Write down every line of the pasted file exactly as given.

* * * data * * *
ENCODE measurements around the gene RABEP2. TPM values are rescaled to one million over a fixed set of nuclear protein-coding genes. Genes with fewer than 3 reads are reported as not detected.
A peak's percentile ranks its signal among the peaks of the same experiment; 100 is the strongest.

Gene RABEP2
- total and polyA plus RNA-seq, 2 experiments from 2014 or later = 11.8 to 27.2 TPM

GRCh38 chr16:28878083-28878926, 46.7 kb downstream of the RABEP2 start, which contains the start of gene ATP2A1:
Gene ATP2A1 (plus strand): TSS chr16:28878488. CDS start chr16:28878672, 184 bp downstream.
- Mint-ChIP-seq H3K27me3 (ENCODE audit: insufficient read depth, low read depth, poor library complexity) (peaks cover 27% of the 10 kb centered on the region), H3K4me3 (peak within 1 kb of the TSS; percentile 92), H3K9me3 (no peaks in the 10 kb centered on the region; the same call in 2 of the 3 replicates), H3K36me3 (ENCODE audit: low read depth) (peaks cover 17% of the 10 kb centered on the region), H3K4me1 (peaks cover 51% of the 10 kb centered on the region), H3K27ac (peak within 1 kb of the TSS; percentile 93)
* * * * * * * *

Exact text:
ENCODE measurements around the gene RABEP2. TPM values are rescaled to one million over a fixed set of nuclear protein-coding genes. Genes with fewer than 3 reads are reported as not detected.
A peak's percentile ranks its signal among the peaks of the same experiment; 100 is the strongest.

Gene RABEP2
- total and polyA plus RNA-seq, 2 experiments from 2014 or later = 11.8 to 27.2 TPM

GRCh38 chr16:28878083-28878926, 46.7 kb downstream of the RABEP2 start, which contains the start of gene ATP2A1:
Gene ATP2A1 (plus strand): TSS chr16:28878488. CDS start chr16:28878672, 184 bp downstream.
- Mint-ChIP-seq H3K27me3 (ENCODE audit: insufficient read depth, low read depth, poor library complexity) (peaks cover 27% of the 10 kb centered on the region), H3K4me3 (peak within 1 kb of the TSS; percentile 92), H3K9me3 (no peaks in the 10 kb centered on the region; the same call in 2 of the 3 replicates), H3K36me3 (ENCODE audit: low read depth) (peaks cover 17% of the 10 kb centered on the region), H3K4me1 (peaks cover 51% of the 10 kb centered on the region), H3K27ac (peak within 1 kb of the TSS; percentile 93)